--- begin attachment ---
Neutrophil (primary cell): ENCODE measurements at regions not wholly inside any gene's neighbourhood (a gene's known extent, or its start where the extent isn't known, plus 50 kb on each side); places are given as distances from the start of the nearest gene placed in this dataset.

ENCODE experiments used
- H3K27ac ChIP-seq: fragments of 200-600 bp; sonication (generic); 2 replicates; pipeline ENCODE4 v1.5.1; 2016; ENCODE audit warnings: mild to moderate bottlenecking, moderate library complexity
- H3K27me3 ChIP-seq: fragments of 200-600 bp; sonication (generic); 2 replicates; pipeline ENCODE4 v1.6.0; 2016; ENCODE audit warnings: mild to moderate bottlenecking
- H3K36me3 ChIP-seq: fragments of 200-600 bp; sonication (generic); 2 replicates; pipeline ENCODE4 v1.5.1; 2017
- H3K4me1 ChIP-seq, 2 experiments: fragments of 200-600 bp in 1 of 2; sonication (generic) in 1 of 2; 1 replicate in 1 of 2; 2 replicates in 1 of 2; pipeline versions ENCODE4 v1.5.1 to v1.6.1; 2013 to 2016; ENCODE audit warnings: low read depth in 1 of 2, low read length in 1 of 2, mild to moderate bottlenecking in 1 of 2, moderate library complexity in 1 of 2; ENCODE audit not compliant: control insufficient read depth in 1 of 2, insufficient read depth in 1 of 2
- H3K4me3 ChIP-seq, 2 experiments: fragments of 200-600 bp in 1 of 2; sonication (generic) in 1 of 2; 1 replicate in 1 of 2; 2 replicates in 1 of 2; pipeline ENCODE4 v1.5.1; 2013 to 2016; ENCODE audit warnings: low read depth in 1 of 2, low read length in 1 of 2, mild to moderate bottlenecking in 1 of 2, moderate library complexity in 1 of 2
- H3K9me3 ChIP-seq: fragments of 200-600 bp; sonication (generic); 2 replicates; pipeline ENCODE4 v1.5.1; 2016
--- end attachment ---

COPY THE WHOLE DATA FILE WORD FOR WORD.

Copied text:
Neutrophil (primary cell): ENCODE measurements at regions not wholly inside any gene's neighbourhood (a gene's known extent, or its start where the extent isn't known, plus 50 kb on each side); places are given as distances from the start of the nearest gene placed in this dataset.

ENCODE experiments used
- H3K27ac ChIP-seq: fragments of 200-600 bp; sonication (generic); 2 replicates; pipeline ENCODE4 v1.5.1; 2016; ENCODE audit warnings: mild to moderate bottlenecking, moderate library complexity
- H3K27me3 ChIP-seq: fragments of 200-600 bp; sonication (generic); 2 replicates; pipeline ENCODE4 v1.6.0; 2016; ENCODE audit warnings: mild to moderate bottlenecking
- H3K36me3 ChIP-seq: fragments of 200-600 bp; sonication (generic); 2 replicates; pipeline ENCODE4 v1.5.1; 2017
- H3K4me1 ChIP-seq, 2 experiments: fragments of 200-600 bp in 1 of 2; sonication (generic) in 1 of 2; 1 replicate in 1 of 2; 2 replicates in 1 of 2; pipeline versions ENCODE4 v1.5.1 to v1.6.1; 2013 to 2016; ENCODE audit warnings: low read depth in 1 of 2, low read length in 1 of 2, mild to moderate bottlenecking in 1 of 2, moderate library complexity in 1 of 2; ENCODE audit not compliant: control insufficient read depth in 1 of 2, insufficient read depth in 1 of 2
- H3K4me3 ChIP-seq, 2 experiments: fragments of 200-600 bp in 1 of 2; sonication (generic) in 1 of 2; 1 replicate in 1 of 2; 2 replicates in 1 of 2; pipeline ENCODE4 v1.5.1; 2013 to 2016; ENCODE audit warnings: low read depth in 1 of 2, low read length in 1 of 2, mild to moderate bottlenecking in 1 of 2, moderate library complexity in 1 of 2
- H3K9me3 ChIP-seq: fragments of 200-600 bp; sonication (generic); 2 replicates; pipeline ENCODE4 v1.5.1; 2016